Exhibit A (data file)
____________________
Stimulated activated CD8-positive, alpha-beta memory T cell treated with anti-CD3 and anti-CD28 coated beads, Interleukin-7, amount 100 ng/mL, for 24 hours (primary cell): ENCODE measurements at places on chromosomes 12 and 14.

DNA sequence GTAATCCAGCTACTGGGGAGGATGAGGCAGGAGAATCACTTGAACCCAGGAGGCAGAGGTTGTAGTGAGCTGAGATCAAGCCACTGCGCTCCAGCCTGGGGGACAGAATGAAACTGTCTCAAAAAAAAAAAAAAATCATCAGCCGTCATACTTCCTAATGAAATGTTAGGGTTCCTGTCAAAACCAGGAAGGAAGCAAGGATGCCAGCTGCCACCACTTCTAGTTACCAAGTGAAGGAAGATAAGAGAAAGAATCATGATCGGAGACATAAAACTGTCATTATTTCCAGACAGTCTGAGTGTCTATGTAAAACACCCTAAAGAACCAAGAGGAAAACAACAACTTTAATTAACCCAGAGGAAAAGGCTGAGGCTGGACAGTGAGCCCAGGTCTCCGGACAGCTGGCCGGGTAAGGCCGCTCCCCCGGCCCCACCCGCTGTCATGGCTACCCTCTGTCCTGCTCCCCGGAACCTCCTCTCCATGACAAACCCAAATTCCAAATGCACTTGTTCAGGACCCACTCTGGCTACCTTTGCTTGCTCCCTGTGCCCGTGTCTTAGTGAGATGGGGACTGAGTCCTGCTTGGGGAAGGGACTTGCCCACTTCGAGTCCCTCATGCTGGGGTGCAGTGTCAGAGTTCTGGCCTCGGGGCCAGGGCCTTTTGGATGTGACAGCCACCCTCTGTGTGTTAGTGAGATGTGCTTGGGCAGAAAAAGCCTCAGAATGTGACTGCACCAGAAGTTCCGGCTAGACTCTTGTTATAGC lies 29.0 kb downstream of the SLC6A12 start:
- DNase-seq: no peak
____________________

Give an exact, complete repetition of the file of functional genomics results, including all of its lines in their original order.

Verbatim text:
Stimulated activated CD8-positive, alpha-beta memory T cell treated with anti-CD3 and anti-CD28 coated beads, Interleukin-7, amount 100 ng/mL, for 24 hours (primary cell): ENCODE measurements at places on chromosomes 12 and 14.

DNA sequence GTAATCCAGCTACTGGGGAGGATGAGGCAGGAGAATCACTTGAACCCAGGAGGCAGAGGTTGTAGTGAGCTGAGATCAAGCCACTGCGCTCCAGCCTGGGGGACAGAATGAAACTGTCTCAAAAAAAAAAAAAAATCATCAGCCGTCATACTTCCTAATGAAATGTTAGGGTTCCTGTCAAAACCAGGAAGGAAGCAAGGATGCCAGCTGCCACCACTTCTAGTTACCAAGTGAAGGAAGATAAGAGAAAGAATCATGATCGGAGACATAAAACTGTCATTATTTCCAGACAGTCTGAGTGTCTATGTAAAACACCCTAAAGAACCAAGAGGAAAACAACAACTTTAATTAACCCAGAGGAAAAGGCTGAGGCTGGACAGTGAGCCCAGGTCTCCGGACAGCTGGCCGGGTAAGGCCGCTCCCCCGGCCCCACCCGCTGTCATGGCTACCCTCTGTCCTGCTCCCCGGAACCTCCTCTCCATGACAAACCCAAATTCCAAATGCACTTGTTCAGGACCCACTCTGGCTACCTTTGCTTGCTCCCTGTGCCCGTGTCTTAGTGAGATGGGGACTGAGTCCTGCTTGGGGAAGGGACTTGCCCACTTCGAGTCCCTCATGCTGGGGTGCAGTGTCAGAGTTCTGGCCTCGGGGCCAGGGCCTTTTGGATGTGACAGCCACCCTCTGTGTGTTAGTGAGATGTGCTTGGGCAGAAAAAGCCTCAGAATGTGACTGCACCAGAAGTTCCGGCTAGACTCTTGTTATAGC lies 29.0 kb downstream of the SLC6A12 start:
- DNase-seq: no peak